It's unfortunate the the simplified diagrams we are using to illustrate the greater numbers of energetically accessible microstates in an expanded gas or a mixture of gases fail to convey the immensity of this increase. Only by working through the statistical mathematics of these processes (beyond the scope of first-year Chemistry!) can one gain an appreciation of the magnitude of the probabilities of these spontaneous processes.

    gasMix1.png

    It turns out that when just one molecule of a second gas is inroduced into the container of another gas, an unimaginably huge number of new configurations becom available. This happens because the added molecule (indicated by the blue arrow in the diagram) can in principle replace any one of the old (red) ones, each case giving rise to a new microstate.

    Heat Flow

    ust as gases spontaneously change their volumes from “smaller-to-larger”, the flow of heat from a warmer body to a cooler one always operates in the direction “warmer-to-cooler” because this allows thermal energy to populate a larger number of energy microstates as new ones are made available by bringing the cooler body into contact with the warmer one; in effect, the thermal energy becomes more “diluted”. In this simplified schematic diagram, the "cold" and "hot" bodies differ in the numbers of translational microstates that are occupied, as indicated by the shading. When they are brought into thermal contact, a hugely greater number of microstates are created, as is indicated by their closer spacing in the rightmost section of the diagram, which represents the combined bodies in thermal equilibrium. The thermal energy in the initial two bodies fills these new microstates to a level (and thus, temperature) that is somewhere between those of the two original bodies.

    heatflow.png

    Figure \(\PageIndex{7}\): Part a of the figure is a schematic depiction of the thermal energy states in two separated identical bodies at different temperatures (indicated by shading.)

    Note that this explanation applies equally well to the case of two solids brought into thermal contact, or two the mixing of two fluids having different temperatures.

    As you might expect, the increase in the amount of energy spreading and sharing is proportional to the amount of heat transferred q, but there is one other factor involved, and that is the temperature at which the transfer occurs. When a quantity of heat q passes into a system at temperature T, the degree of dilution of the thermal energy is given by

    \[\dfrac{q}{T}\]

    To understand why we have to divide by the temperature, consider the effect of very large and very small values of \(T\) in the denominator. If the body receiving the heat is initially at a very low temperature, relatively few thermal energy states are initially occupied, so the amount of energy spreading into vacant states can be very great. Conversely, if the temperature is initially large, more thermal energy is already spread around within it, and absorption of the additional energy will have a relatively small effect on the degree of thermal disorder within the body.

    Chemical Reactions and Equilibrium

    When a chemical reaction takes place, two kinds of changes relating to thermal energy are involved:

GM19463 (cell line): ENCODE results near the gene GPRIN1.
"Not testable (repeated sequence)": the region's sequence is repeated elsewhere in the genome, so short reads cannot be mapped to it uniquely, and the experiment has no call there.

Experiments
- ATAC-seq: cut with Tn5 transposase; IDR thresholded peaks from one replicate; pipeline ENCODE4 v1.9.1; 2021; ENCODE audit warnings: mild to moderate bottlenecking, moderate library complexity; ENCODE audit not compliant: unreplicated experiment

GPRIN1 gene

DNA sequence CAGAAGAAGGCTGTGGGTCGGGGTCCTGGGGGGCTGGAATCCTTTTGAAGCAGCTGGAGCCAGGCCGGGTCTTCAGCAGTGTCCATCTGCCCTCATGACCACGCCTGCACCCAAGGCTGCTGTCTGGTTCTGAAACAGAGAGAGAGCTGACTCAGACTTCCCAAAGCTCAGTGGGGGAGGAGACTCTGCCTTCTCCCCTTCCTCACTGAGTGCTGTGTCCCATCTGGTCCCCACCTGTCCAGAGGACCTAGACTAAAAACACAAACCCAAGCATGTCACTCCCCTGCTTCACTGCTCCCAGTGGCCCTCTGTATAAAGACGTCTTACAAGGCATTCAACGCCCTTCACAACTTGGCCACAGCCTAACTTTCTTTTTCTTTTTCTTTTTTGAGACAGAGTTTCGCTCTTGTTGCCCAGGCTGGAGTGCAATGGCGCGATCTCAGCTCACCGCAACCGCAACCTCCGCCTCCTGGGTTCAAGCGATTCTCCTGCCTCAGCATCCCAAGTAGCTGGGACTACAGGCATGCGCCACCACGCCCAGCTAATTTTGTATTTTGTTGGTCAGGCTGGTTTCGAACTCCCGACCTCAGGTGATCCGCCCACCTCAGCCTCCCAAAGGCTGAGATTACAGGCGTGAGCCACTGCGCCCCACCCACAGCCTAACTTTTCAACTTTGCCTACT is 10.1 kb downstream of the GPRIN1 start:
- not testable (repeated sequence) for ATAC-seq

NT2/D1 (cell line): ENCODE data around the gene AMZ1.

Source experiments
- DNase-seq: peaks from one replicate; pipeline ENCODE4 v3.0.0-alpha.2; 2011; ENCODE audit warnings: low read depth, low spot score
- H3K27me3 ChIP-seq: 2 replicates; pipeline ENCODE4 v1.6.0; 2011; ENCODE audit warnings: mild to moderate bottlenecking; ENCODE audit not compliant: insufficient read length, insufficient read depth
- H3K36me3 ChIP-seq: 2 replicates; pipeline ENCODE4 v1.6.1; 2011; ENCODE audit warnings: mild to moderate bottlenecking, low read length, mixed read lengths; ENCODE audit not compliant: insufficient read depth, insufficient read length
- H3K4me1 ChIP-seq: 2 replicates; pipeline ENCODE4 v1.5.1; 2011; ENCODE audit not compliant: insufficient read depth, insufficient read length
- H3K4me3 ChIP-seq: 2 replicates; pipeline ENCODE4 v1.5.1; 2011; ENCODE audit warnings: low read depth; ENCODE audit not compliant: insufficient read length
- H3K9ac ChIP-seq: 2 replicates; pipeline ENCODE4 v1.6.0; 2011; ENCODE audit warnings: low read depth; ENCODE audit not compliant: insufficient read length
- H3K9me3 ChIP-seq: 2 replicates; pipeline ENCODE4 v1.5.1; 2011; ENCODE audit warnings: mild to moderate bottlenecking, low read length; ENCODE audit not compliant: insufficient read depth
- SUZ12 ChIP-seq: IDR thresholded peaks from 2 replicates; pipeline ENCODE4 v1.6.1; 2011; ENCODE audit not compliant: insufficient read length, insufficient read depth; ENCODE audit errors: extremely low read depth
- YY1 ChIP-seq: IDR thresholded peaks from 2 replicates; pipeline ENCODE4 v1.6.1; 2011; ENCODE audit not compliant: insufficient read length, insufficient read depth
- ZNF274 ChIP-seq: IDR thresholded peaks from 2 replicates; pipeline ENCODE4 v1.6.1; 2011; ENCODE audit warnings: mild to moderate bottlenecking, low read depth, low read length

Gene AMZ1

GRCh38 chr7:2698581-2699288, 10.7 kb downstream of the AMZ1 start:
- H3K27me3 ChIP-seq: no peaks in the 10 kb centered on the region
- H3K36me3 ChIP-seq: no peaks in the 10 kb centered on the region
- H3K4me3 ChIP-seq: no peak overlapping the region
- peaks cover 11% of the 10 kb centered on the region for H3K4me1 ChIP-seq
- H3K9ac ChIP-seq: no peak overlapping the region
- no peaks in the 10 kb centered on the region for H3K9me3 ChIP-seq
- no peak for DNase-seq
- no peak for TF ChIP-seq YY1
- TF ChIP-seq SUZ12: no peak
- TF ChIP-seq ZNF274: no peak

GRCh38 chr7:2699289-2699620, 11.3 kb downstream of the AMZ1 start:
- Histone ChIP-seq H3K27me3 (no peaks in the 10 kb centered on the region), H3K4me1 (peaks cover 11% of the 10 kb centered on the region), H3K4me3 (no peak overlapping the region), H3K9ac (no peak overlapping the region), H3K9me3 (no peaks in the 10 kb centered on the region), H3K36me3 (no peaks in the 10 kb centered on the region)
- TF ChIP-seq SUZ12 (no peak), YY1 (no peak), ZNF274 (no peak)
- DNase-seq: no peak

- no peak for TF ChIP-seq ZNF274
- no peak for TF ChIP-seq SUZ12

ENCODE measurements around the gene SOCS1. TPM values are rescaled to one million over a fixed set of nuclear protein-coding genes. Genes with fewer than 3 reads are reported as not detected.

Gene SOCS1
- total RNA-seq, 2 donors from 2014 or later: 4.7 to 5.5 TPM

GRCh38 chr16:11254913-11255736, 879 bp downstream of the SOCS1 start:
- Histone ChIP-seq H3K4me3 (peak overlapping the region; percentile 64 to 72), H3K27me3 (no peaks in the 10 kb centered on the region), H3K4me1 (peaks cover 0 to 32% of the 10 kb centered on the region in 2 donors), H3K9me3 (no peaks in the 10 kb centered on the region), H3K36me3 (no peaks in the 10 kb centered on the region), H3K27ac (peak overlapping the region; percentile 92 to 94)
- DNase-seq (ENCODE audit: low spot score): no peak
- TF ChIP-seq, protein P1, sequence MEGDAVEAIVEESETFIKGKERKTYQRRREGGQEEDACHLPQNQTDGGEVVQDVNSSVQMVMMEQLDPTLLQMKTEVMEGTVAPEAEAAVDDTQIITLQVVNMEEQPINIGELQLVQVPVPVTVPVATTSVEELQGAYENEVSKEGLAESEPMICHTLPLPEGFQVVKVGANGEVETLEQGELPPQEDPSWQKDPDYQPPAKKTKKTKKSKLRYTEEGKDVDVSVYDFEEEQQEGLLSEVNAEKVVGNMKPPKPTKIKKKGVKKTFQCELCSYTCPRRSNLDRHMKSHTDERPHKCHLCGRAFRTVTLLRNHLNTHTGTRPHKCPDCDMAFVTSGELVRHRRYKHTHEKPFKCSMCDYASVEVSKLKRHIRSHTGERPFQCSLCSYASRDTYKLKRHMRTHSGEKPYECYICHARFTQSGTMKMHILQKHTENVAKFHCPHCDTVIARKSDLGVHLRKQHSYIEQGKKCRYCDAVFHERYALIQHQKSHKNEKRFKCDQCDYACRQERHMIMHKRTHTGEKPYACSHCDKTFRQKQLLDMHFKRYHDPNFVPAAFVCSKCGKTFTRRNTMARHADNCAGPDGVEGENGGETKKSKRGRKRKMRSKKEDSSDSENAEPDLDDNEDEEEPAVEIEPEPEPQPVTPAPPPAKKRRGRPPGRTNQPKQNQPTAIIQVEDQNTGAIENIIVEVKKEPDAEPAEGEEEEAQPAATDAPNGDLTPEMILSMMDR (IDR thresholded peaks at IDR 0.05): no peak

1. The ways that thermal energy can be stored within the reactants will generally be different from those for the products. For example, in the reaction H2→ 2 H, the reactant dihydrogen possesses vibrational and rotational energy states, while the atomic hydrogen in the product has translational states only— but the total number of translational states in two moles of H is twice as great as in one mole of H2. Because of their extremely close spacing, translational states are the only ones that really count at ordinary temperatures, so we can say that thermal energy can become twice as diluted (“spread out”) in the product than in the reactant. If this were the only factor to consider, then dissociation of dihydrogen would always be spontaneous and this molecule would not exist.
    2. In order for this dissociation to occur, however, a quantity of thermal energy (heat) \(qU\) must be taken up from the surroundings in order to break the H–H bond. In other words, the ground state (the energy at which the manifold of energy states begins) is higher in \(H\), as indicated by the vertical displacement of the right half in each of the four panels below.

    In Figure \(\PageIndex{8}\) are schematic representations of the translational energy levels of the two components H and H2 of the hydrogen dissociation reaction. The shading shows how the relative populations of occupied microstates vary with the temperature, causing the equilibrium composition to change in favor of the dissociation product.

    hydboltzL.pnghydboltzR.png
    Figure \(\PageIndex{8}\):

    The ability of energy to spread into the product molecules is constrained by the availability of sufficient thermal energy to produce these molecules. This is where the temperature comes in. At absolute zero the situation is very simple; no thermal energy is available to bring about dissociation, so the only component present will be dihydrogen.

    • As the temperature increases, the number of populated energy states rises, as indicated by the shading in the diagram. At temperature T1, the number of populated states of H2 is greater than that of 2H, so some of the latter will be present in the equilibrium mixture, but only as the minority component.
    • At some temperature T2 the numbers of populated states in the two components of the reaction system will be identical, so the equilibrium mixture will contain H2 and “2H” in equal amounts; that is, the mole ratio of H2/H will be 1:2.
    • As the temperature rises to T3 and above, we see that the number of energy states that are thermally accessible in the product begins to exceed that for the reactant, thus favoring dissociation.

    The result is exactly what the Le Chatelier Principle predicts: the equilibrium state for an endothermic reaction is shifted to the right at higher temperatures.

    The following table generalizes these relations for the four sign-combinations of ΔH and ΔS. (Note that use of the standard ΔH° and ΔS° values in the example reactions is not strictly correct here, and can yield misleading results when used generally.)

    Exothermic reaction, ΔS > 0

    This combustion reaction, like most such reactions, is spontaneous at all temperatures. The positive entropy change is due mainly to the greater mass of CO2 molecules compared to those of O2.